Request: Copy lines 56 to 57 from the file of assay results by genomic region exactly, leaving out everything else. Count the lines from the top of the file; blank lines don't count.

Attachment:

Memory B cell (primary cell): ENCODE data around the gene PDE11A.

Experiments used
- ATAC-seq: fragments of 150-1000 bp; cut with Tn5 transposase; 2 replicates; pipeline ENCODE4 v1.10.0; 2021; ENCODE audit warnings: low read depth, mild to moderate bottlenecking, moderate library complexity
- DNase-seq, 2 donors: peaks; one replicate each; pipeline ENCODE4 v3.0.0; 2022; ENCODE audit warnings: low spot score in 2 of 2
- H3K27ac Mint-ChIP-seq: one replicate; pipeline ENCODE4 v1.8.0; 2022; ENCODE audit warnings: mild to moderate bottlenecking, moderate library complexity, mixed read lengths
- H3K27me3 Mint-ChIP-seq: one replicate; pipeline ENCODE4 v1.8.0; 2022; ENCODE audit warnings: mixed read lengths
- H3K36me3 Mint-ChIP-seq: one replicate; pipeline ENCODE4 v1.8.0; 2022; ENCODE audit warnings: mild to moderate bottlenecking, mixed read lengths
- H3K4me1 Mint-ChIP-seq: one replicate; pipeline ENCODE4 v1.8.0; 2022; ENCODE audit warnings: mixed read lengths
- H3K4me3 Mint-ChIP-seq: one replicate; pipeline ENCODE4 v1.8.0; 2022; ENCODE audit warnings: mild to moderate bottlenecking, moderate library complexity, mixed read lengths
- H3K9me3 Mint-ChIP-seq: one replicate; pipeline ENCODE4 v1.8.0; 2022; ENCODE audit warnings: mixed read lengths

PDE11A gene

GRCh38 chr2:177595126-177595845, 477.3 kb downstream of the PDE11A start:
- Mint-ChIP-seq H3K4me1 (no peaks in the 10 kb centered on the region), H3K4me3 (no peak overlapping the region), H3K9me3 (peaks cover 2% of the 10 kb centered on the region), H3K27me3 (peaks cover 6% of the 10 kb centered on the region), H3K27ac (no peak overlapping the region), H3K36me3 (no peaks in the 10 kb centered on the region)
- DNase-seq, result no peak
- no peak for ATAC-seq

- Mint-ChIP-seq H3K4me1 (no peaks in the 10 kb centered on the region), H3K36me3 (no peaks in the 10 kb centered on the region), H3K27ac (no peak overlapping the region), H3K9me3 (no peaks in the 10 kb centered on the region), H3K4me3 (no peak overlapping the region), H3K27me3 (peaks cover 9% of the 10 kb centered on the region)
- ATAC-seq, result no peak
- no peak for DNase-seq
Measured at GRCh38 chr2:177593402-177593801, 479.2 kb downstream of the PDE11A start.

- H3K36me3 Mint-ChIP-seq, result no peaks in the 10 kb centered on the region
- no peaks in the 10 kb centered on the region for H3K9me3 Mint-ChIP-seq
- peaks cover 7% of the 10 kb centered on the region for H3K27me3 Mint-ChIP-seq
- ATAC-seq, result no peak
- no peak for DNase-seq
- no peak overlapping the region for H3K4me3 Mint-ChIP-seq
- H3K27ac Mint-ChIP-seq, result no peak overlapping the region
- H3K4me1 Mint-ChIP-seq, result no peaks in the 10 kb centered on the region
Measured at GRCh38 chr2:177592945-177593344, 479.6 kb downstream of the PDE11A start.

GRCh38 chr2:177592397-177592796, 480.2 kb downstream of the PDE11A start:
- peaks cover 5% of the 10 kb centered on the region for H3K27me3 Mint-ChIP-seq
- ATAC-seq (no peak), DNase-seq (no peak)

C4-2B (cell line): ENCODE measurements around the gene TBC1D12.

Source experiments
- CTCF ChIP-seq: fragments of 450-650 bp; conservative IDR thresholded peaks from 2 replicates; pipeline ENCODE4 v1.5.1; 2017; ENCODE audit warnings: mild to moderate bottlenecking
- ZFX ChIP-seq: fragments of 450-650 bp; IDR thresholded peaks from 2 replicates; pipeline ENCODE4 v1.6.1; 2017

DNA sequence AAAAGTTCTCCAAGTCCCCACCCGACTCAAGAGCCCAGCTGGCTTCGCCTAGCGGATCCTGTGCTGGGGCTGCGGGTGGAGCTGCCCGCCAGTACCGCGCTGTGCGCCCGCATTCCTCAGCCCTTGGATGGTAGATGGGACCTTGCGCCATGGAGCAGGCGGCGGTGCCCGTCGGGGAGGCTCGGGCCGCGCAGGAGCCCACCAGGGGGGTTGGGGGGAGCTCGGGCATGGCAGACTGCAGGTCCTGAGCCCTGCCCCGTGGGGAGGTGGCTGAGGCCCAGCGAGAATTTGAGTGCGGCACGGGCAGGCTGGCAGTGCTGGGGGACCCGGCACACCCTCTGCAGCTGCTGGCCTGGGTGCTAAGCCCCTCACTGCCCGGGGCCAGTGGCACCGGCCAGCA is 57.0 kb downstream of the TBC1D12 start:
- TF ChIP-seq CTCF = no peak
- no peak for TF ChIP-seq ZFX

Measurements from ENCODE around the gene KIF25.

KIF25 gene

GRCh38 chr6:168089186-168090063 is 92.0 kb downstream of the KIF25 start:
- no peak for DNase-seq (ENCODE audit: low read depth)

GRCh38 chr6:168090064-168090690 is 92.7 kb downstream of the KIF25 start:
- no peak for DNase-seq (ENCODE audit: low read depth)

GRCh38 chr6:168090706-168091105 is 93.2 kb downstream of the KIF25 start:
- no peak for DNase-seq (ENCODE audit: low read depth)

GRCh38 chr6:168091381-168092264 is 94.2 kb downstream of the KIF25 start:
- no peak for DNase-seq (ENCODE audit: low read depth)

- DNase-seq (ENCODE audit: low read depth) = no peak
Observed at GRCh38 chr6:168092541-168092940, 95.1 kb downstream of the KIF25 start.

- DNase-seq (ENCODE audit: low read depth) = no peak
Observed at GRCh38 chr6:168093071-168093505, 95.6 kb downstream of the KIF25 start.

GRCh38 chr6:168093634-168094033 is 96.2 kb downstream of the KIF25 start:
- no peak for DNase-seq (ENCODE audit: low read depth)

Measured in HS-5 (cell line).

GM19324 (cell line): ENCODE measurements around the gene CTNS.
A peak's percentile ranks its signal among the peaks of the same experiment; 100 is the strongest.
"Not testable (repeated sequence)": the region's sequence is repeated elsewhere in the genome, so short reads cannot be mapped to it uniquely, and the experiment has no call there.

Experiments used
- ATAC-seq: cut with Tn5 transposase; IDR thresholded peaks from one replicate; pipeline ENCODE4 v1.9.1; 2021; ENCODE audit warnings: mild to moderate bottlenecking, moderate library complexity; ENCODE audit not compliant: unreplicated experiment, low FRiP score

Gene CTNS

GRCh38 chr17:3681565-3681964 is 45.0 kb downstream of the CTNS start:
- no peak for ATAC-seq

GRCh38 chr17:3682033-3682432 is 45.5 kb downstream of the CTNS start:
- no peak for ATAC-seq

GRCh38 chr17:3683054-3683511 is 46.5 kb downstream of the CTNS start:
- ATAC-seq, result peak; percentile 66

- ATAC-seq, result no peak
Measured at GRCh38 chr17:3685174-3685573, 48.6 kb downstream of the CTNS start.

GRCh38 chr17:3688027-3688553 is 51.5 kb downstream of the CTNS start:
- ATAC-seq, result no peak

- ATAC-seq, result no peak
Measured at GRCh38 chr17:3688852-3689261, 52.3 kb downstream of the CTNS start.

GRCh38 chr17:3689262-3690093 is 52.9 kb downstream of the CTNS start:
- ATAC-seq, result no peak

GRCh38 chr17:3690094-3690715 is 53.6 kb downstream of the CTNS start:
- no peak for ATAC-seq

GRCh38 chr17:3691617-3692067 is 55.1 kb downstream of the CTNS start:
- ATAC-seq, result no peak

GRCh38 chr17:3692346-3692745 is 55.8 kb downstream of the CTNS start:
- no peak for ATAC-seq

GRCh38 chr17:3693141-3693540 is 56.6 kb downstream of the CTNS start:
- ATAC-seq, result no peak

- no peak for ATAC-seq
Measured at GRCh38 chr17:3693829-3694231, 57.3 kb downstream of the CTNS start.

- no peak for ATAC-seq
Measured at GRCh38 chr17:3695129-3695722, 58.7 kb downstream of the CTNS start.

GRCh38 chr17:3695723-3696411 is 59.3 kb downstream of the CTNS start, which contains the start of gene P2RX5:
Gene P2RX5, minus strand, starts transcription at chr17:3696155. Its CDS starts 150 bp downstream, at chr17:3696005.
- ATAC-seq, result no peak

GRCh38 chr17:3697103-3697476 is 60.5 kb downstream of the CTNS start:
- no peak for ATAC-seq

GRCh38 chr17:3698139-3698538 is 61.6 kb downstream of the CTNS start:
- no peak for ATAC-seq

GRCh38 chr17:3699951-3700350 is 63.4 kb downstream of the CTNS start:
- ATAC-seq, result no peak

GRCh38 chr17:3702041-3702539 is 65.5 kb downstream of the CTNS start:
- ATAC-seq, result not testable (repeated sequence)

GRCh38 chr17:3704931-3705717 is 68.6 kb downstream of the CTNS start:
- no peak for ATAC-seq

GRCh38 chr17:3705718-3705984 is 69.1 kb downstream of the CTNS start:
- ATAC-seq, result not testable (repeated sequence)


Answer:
GM19324 (cell line): ENCODE measurements around the gene CTNS.
A peak's percentile ranks its signal among the peaks of the same experiment; 100 is the strongest.